Post by: biff on September 18, 2018, 02:06:40 PM
This is indeed an interesting thread,
                         "Is it worth it"
     The Answer is both YES and NO!  or depending where you live,,either in the town or the country, Or again, how much you value your independence.
                    Biff


Title: Re: Are batteries worth it, does this calculation work?
Post by: dan_b on September 18, 2018, 03:39:39 PM
As someone who is a "soft-gridder" - as in I have solar PV and a grid-connected battery - for almost 2 years now, I can say that the question of whether it's worth is depends on what you consider the priority.

Firstly - this a clean energy/renewables forum, so you would hope a major priority for anyone here is reducing/ eliminating their reliance on fossil-fuel power.   Therefore on that basis alone, if you have some spare cash and want to spend it on reducing your import of grid power, then that's definitely "worth it."  There's a mantra on here which is "insulate insulate insulate" as far as reducing your heating energy consumption is concerned - but rarely does anyone go "oh don't bother with spending money on insulation you'll never make a return on your spend".   It's also a different equation if you're fully off-gridding as you are doing it by necessity, but each to their own. We can't all do that, but we can all try and make a difference.

Secondly - what else would you do with the money if you didn't spend it on a battery system? Is it just burning a hole in your trousers, do you need it for a "rainy day", or are you happy to splash some cash on what is basically an experiment in early adoption, but one in which you get to learn, and reduce your grid import at the same time?

Thirdly - how prepared are you to tinker?  If renewables/ batteries/ lowering your electricity/carbon consumption is something you're basically rather interested in and want to get involved with, then buying/building a battery is a good way to learn something - for your own benefit, but ultimately for others' benefit too.  But it does take up time!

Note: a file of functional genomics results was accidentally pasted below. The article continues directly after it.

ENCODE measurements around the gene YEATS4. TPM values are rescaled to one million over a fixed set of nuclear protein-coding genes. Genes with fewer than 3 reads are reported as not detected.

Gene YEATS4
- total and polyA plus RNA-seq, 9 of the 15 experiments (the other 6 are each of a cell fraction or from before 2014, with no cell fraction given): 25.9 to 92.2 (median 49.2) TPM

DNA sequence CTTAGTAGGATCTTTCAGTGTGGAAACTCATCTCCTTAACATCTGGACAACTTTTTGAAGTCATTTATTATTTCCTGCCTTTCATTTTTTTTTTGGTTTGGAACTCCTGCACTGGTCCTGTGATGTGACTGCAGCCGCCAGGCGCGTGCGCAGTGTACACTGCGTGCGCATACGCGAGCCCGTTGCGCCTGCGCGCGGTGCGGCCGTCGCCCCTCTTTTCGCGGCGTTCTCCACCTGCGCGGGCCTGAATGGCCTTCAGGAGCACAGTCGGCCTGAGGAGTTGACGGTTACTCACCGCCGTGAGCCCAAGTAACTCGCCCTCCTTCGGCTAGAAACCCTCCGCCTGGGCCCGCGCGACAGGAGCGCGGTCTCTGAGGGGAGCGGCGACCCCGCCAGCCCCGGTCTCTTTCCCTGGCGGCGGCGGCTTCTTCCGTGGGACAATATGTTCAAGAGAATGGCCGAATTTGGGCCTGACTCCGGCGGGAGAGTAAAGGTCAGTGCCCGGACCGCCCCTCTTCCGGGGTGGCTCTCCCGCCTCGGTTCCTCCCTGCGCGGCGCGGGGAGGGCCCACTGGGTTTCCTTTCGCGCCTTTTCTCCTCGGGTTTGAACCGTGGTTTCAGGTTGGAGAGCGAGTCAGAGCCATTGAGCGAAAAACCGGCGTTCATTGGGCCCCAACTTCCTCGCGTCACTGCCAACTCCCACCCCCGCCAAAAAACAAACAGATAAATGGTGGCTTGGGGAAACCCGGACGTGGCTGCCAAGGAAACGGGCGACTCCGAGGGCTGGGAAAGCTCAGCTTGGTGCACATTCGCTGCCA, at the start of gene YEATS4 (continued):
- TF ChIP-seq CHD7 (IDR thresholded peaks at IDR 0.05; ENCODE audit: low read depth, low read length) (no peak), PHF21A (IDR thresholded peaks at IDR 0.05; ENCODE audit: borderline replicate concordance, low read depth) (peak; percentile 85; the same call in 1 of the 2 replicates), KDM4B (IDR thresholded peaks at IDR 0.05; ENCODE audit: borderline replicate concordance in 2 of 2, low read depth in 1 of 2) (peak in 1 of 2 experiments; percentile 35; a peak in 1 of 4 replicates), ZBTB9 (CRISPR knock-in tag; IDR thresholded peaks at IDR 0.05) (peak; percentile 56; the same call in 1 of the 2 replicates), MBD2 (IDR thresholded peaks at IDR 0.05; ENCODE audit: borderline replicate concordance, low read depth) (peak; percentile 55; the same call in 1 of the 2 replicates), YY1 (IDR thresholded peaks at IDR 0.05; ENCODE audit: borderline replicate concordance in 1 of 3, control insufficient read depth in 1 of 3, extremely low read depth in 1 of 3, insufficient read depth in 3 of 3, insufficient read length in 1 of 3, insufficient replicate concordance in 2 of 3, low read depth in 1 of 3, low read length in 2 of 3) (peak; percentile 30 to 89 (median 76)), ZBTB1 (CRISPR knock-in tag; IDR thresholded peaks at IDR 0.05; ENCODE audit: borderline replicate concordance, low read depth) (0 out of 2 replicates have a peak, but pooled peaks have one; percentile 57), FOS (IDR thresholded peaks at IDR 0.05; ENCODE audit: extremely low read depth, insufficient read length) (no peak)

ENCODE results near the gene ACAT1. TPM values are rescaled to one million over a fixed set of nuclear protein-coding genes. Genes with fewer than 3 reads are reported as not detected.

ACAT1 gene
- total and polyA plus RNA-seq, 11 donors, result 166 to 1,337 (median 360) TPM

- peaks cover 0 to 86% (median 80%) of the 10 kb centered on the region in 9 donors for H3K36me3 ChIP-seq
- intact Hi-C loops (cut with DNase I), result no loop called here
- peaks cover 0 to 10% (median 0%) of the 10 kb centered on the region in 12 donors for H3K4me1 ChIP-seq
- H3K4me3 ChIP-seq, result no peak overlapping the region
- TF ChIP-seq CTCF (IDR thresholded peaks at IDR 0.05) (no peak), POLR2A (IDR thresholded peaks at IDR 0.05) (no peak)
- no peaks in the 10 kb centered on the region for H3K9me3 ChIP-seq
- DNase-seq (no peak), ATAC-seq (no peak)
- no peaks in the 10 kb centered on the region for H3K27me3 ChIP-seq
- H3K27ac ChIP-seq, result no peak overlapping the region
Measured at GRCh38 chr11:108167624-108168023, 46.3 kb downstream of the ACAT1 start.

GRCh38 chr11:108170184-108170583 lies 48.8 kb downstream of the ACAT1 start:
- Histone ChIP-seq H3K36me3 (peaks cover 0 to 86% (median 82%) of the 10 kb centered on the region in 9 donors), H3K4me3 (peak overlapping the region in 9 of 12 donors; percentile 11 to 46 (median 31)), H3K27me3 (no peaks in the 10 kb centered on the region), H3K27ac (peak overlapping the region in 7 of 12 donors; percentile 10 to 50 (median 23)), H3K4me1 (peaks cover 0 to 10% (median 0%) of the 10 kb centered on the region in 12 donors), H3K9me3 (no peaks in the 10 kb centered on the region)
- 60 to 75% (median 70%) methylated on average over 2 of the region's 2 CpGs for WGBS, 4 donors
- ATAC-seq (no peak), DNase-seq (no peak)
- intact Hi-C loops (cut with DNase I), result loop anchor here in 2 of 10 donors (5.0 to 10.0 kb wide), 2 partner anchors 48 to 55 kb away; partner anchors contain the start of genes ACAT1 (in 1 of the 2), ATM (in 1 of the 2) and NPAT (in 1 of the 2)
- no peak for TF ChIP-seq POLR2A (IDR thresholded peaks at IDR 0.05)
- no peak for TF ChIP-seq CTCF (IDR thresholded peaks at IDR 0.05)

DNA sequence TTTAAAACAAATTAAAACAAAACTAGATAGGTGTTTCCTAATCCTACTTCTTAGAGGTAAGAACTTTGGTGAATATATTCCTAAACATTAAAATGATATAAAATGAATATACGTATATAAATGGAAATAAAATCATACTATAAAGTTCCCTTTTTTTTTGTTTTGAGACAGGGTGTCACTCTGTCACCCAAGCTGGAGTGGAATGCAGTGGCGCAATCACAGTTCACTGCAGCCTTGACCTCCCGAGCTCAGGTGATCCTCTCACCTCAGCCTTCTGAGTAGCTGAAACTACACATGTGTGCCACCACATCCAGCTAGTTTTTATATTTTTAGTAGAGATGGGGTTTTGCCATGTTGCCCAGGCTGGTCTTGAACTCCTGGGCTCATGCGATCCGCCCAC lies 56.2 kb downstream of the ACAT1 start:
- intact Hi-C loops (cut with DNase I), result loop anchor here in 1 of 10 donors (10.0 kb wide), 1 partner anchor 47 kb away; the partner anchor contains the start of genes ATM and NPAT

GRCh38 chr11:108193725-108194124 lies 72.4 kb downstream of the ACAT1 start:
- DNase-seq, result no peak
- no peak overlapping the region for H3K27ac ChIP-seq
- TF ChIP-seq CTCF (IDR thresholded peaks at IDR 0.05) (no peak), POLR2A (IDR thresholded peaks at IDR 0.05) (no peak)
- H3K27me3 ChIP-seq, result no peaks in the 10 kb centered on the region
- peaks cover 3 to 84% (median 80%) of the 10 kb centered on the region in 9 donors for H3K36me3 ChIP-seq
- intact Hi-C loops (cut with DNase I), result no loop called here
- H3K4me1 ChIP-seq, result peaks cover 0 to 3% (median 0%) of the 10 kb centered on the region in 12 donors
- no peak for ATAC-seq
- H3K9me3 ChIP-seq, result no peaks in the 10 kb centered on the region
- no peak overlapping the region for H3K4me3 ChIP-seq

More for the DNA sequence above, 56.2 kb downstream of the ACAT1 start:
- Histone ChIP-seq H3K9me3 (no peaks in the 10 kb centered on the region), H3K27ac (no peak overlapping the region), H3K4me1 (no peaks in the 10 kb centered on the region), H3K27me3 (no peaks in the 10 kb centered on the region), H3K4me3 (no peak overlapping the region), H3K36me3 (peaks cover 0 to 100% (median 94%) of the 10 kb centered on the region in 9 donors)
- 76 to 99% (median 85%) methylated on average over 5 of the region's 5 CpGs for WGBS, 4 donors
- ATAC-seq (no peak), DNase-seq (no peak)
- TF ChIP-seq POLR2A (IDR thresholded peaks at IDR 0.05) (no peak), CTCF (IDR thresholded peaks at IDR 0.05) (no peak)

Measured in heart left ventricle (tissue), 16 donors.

Now on the actual finance-side...
To get the 15% VAT saving for a grid-tied battery, you're supposed to have to install it at the same time as some Solar PV.
To maximise the battery efficacy, get yourself on an Economy 7 tariff as well, so that in the dark months, you can get some charge in it overnight at the lower rate and get some useful work out of it as a result.
If you can build it yourself it'll be cheaper, but you won't have the warranty support. 
Some battery manufacturers and also some DNOs/ utility suppliers are experimenting with supporting batteries via a remote control tariff as well - ie they pay you to use your battery capacity as a local voltage control unit.  See if they are available in your area.

If it helps, I got a 4kWh PowerVault fitted in Dec 2016. In the first year it discharged 864kWh - so that's power I generated and avoided importing.
This year, I added E7 charging and have so far in the first 9 months discharged  1150kWh - which obviously includes E7 tariff import, but again shows the battery is working and saving me from buying electricity from the grid at the full rate.   I've probably "saved" £200 now in avoided import/tariff shifting, so it's not a total game-changing amount, but my dual fuel bill is now below £60/month for a household of 4 people.

Shop around and see what you can find.


Title: Re: Are batteries worth it, does this calculation work?
Post by: biff on September 18, 2018, 05:29:50 PM
Very good post Dan b,
                        And very true,
 You put it a lot better than i could. I wrote a load of drivel about being off grid and even if i was on grid, i would have a large bank and a 5kw UPS between me and the CU.
  However, I scrapped it because not everyone wants to "Tinker" and "Tweak" like me. Not everybody wants complete control over their electricity generating like me.
 Having a battery like in your situation is obviously the way forward for everyone and will also lessen the need for heavier infrastructure , lines ,transformers, etc.
 The Aussies lead the way in this respect with whole communities connected through their home Batteries , kept topped up by PV. It,s a worker. A giant step in the right direction.
                                               Biff